DEET, chapie, and hand cleaner (since I notice no TP) I suppose that is what leaves are for but you might want to clean up after. (Ref articles on back country illness.)

Zero Day
2003-03-10, 14:53
Given a little more thought, I may have spoken to soon about leaving the poncho behind. In fact if I were only allowed to take one item into the woods, it would probably be a poncho.

SGT Rock
2003-03-10, 16:42
The pot and stove are luxuries. I could get by without them, but they are there if I want to take or leave them. The poncho is one of the best multi use items out there, so I'll stick with that. I thought about adding a 1/2 hexamine block for back up fire starting.

peterock
2003-03-12, 11:43
the stove may be a luxury item that you could leave behind, but i would take the 4oz of alcohol - good firestarter and hand cleaner.

peterock

SGT Rock
2003-03-12, 12:00
Good point. I'm also getting a 0.5 oz tube of caremex and looking for a 1-2 ounce tube of sunscreen that contains DEET. It looks like I may end up adding about 3.5 ounces of stuff. Egad!

Streamweaver
2003-03-12, 20:42
Repel Sportsmans formula works well, it has 20% DEET and comes in a 2oz size . Two ounces of bug juice(cream actually)and a flattish bottle weighs about 2.5 oz total. got it at Wal-Mart its in a white bottle with a green label and cap. Streamweaver

SGT Rock
2003-03-12, 21:14
I've got this stuff called "No Add" that is 20% Deet and sunscreen in one. I was thinking a squeze flip top bottle would do. Soes that sportsman's stuff serve as a sun block as well?

Streamweaver
2003-03-12, 21:23
the Repel is just a insect block,It is a cream so it would prolly give some sun protection but I wouldnt rely on it since it isnt meant for that. I wonder if you can buy small empty tubes like neosproin comes in and fill em with a dental syringe.that would be light and compact. maybe a medical supply store or something. Streamweaver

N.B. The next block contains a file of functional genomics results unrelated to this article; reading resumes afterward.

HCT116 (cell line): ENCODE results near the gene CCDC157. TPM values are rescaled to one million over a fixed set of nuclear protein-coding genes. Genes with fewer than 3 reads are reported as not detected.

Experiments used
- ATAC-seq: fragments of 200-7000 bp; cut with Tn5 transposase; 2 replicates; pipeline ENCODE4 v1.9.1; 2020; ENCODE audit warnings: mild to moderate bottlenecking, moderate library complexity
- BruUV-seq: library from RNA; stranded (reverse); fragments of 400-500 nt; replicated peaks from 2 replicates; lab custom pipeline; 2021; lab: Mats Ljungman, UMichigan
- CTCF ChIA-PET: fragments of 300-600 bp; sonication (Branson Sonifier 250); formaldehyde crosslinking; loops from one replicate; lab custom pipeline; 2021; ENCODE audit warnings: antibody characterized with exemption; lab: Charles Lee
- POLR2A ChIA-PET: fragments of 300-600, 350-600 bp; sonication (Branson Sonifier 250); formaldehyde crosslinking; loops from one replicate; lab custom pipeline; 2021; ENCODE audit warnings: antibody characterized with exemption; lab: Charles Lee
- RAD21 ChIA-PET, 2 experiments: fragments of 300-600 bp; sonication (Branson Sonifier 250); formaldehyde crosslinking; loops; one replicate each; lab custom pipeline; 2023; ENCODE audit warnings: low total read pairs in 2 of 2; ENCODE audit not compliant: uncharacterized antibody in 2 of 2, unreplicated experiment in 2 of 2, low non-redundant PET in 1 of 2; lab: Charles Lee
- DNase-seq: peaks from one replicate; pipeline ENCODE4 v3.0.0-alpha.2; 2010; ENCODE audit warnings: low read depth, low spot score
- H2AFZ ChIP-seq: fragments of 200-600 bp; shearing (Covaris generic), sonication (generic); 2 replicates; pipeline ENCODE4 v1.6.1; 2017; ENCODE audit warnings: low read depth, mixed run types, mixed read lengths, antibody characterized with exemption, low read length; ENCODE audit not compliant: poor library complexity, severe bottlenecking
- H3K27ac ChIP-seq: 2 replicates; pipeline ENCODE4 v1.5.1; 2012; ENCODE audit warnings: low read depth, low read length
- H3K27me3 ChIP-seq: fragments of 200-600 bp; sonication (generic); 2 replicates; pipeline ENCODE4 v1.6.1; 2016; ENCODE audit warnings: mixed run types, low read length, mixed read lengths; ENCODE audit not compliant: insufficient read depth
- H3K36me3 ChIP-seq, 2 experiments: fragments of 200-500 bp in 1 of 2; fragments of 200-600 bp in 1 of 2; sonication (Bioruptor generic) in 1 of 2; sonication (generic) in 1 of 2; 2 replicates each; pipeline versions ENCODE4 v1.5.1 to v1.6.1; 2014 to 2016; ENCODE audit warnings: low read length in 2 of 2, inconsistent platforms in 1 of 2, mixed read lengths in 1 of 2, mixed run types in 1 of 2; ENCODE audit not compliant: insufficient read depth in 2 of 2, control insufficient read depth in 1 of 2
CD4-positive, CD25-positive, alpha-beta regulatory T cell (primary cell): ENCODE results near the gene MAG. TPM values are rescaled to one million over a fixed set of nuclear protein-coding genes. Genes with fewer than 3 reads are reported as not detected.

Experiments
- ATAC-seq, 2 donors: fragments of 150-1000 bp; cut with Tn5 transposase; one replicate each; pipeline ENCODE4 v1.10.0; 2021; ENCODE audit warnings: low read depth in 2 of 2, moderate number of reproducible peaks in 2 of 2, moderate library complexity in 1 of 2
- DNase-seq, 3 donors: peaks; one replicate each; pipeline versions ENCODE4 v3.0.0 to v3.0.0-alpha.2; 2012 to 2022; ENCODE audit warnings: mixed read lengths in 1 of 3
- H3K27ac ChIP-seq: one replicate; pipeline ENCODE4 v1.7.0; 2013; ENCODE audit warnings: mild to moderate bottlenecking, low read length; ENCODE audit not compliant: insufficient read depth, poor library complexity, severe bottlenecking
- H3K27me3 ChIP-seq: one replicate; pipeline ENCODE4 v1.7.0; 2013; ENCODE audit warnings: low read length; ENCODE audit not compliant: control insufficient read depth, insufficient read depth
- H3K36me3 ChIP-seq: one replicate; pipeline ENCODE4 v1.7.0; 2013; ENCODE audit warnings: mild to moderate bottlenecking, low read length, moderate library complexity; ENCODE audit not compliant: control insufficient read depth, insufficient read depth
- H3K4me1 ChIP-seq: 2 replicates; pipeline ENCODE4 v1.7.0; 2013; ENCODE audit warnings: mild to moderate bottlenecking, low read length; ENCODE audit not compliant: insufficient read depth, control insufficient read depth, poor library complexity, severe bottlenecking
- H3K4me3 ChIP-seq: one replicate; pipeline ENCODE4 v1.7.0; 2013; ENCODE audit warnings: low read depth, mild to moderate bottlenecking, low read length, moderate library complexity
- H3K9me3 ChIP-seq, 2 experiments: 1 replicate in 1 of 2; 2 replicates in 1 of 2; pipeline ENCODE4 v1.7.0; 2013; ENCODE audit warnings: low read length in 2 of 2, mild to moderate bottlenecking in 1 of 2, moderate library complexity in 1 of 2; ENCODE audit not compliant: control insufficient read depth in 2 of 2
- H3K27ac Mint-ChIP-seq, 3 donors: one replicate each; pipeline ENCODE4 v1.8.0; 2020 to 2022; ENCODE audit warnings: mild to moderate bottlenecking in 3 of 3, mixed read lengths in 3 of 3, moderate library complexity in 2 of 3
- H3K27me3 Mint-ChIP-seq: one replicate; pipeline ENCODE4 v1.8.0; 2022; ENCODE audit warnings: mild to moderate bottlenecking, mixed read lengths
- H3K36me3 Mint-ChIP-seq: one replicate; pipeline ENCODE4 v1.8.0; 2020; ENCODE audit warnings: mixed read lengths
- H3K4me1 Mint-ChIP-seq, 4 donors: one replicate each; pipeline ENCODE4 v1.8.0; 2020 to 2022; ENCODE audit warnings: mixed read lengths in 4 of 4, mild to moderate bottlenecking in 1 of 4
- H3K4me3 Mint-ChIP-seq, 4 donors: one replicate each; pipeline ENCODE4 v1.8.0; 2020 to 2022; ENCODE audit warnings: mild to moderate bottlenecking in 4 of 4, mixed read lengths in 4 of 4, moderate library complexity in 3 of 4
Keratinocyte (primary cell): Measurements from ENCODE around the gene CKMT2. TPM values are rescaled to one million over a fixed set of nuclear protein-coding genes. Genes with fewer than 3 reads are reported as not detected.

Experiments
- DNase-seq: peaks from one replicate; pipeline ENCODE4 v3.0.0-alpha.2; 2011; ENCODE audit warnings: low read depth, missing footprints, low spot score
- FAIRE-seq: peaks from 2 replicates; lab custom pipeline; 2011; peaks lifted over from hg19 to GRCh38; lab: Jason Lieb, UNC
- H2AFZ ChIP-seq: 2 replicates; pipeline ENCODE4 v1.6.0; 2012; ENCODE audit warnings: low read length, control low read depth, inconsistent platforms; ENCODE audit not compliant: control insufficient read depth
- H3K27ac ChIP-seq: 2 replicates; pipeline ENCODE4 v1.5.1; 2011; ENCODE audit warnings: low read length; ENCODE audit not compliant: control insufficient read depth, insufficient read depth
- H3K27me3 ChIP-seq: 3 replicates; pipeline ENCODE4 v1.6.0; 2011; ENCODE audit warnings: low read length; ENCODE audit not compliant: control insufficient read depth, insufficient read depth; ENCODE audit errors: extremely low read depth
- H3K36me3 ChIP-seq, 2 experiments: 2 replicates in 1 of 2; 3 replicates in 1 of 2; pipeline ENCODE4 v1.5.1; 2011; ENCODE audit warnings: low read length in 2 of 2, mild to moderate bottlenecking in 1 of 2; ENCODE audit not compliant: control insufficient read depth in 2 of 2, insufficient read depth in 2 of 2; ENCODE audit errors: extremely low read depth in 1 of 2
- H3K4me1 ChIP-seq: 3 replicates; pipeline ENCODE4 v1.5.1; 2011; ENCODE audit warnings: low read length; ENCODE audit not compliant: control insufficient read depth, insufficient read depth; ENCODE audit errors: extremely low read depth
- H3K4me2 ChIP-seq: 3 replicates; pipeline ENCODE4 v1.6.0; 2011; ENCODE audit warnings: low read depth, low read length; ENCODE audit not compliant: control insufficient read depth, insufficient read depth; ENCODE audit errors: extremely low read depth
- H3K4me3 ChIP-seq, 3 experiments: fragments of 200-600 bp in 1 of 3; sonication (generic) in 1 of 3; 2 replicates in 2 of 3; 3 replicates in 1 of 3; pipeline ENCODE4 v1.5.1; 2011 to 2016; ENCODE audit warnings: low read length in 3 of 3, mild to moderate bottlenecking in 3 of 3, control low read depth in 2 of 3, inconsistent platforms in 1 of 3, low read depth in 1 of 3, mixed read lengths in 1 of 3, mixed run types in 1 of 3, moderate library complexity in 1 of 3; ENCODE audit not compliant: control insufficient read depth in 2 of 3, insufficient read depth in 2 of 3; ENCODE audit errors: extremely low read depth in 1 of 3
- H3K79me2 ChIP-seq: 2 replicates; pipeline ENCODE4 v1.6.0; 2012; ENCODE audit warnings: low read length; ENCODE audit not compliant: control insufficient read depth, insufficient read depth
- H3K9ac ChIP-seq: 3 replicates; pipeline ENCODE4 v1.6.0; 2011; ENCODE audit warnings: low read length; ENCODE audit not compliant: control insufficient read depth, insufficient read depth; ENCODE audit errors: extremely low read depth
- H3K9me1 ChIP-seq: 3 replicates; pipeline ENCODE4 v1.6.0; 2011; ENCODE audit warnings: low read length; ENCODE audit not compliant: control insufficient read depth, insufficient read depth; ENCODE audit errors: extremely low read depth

Archer
2003-03-13, 00:25
Zero Day, Just curious, did you mean 2lbs of survival food around your waist? Surely not 20!:)

Zero Day
2003-03-13, 10:13
Yes unfortunately I, like most Americans, am overweight. It comes from taking too many zero days while hiking. I take heart in knowing if I were lost in the woods or had to seal myself in a plastic room in the event of a terrorist attack, that I could last 3 weeks without food.

SGT Rock
2003-03-13, 10:28
Oh, I get it. Basically you are "Camled up".

rickboudrie
2003-03-13, 10:47
1) Given that you are taking all that other "stuff", I'd add a better headlamp or light. You never know if you are going to kicked out of the house near dusk. Heck, you might even be asked to go for a walk at Midnight. That little LED would be great if you are surprised by darkness, but not so hot if you expecting it.

2) If you can find Duct Tape in camo, you might splurge on a couple yards.

3) Small pair of binoculars and disposable camera in case you think you see an Ivory Billed Woodpecker. This is required if you are deep, deep in the swamps of Louisiana.

4) Airline bottle(s) of Jim Beam (Plastic, of course) for emergency use only.

5) 2" square of Moleskin in case you find a tenderfoot along the trail who needs some help.

6) $10 Dollar bill

Rick B

SGT Rock
2003-03-13, 11:19
1. About the headlamp, I doubt I would ever use one. I've navigated in total darkness in deep forests with just a compass and a map. I sort of have this religion against lights in the wilderness LOL.

2. I thought about wraping some 100MPH tape around a golf pencil. Good idea.

3. I think the disposable camera is a good idea, but instead of carrying it around in the car getting ruined, I'll add it to the shopping list when I get food.

4. If I do that, I need to ensure that the tax lable is in tact. The cops in Deridder are sticklers about open container laws.

5. Duct tape can do the same thing as moleskin.

6. Another good idea. Maybe a $5 and 5 $1.

rickboudrie
2003-03-13, 11:45
I like your idea of a pencil. I can think of all sorts of uses for it. Everything from leaving a note in a plastic bag on the footpath to the effect that there was a deer carcass next to the trail (if you were in Grizz country), to getting a injured person's name and contact info.